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A new skin for Olympus Trip 35

by Marcos Sousa

“Parallel to the the work of architect I do photography on my free time. Recently the need to repair my old camera quickly became a flourishing business. All started about 5 years ago when I was looking for an affordable 35mm film camera, my first one. The brief was clear, the best quality for the best price and all my research pointed to one direction only, Olympus Trip 35.
I got it, but was lacking something, it was looking tired. Something stayed in the back of my mind and a couple of months ago i decided to give the camera a fresh look, a new life. Searched for various types of leather, tried different ways of cutting but the results were never good enough. It had to match or enhance the standards of when the camera was under production. I found then a friendly gentleman in Japan who is able to get the camera sections cut in leather for me with the precise shape and thickness, with the very first, very old process. The level of care and detail can be felt throughout the whole process: from the precisely calibrated mechanisms, to the pristine clear optics, to the leather cut and fit, to the packaging.
I believe this is a camera for starters, for professionals who want a fun yet serious performer or for someone who’s only looking for an absolutely beautiful object.”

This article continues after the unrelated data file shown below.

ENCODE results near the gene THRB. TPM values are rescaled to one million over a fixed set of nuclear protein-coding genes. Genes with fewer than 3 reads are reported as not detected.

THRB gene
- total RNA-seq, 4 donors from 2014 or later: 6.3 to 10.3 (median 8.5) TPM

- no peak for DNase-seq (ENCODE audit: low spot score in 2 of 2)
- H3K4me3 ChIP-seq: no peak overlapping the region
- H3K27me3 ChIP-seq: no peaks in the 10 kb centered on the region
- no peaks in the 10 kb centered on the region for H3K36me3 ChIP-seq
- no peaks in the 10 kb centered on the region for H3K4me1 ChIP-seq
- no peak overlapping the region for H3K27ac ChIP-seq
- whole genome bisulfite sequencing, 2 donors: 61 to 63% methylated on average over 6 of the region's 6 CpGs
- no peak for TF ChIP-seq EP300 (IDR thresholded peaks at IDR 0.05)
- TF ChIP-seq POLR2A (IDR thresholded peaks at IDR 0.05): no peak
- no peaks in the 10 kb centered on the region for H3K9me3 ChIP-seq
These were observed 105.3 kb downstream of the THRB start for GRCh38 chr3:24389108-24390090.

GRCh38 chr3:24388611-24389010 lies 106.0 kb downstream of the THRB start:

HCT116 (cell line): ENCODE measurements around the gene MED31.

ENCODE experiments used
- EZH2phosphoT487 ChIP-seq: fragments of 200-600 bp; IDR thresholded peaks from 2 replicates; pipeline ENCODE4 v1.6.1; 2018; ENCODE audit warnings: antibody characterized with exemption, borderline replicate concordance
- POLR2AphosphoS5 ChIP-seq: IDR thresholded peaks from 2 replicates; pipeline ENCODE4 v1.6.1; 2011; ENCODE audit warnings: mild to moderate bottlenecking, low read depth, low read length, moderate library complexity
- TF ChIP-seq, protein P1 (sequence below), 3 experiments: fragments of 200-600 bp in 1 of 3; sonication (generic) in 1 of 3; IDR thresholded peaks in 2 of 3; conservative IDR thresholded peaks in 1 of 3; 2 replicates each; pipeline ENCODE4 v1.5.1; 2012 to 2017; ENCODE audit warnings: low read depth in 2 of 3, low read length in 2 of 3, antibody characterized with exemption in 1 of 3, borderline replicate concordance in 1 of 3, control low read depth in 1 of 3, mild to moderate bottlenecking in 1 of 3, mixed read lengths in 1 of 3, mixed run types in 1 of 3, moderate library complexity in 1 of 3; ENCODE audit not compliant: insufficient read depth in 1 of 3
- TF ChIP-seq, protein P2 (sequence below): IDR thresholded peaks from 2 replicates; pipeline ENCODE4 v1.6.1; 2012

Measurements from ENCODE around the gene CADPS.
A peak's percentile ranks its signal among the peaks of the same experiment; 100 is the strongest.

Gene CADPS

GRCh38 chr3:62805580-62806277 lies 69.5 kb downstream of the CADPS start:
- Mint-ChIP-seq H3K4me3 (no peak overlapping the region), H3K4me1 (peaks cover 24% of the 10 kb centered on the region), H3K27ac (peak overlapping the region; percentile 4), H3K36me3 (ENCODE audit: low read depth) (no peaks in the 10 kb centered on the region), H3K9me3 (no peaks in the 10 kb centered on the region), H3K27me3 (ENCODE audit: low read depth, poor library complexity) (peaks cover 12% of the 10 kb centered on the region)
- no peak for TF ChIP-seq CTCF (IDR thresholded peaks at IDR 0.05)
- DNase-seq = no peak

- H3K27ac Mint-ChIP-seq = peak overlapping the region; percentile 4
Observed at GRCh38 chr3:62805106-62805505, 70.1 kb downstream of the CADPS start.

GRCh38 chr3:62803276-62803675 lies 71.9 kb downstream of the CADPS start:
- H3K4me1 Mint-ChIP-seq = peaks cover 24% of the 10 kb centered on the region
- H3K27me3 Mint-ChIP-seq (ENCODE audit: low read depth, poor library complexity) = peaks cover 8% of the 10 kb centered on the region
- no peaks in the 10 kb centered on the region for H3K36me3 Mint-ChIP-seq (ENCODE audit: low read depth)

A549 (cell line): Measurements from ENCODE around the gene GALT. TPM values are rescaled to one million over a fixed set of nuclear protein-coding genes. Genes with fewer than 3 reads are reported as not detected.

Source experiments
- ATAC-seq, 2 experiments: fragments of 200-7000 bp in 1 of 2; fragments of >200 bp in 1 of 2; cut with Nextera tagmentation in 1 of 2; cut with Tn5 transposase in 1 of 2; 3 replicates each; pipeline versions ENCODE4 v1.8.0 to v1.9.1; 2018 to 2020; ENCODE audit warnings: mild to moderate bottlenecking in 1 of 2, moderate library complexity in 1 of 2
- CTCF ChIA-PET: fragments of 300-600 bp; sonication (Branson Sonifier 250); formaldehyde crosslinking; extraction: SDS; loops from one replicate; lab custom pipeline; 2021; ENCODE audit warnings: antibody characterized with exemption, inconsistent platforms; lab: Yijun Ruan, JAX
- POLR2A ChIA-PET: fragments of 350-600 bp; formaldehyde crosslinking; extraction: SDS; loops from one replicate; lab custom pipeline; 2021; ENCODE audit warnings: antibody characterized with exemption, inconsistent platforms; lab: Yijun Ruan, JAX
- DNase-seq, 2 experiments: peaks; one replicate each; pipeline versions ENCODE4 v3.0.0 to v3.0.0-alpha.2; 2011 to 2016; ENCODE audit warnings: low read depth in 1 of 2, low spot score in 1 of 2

Olympus Trip 35 it’s a beautiful and robust fully automatic camera which requires no batteries and very little effort to deliver timeless images. It was produced between 1967 and 1984 and was originally intended for the point and shoot market but quickly became a cult for serious photographers like the british David Bailey. It’s heavy enough to feel you are using a serious metal bodied camera but light enough to carry around. Has got a fixed 40mm f2.8 lens which allows you to be quite close to the subject and get very nice portraits but also feels wide enough for landscape shots. It’s sharp, extremely sharp and focusing couldn’t be easier, you only got 4 very precise settings. You can manually set aperture as you like but that’s missing the point. Set to automatic and let the camera do it’s job and if you haven’t got the right conditions a cute red flag will pop into the viewfinder and save you precious film.

Video “vintage ads: OlympusTrip David Bailey”
To get more details about Marcos Sousa‘s new edition of the Olympus Trip 35,  click here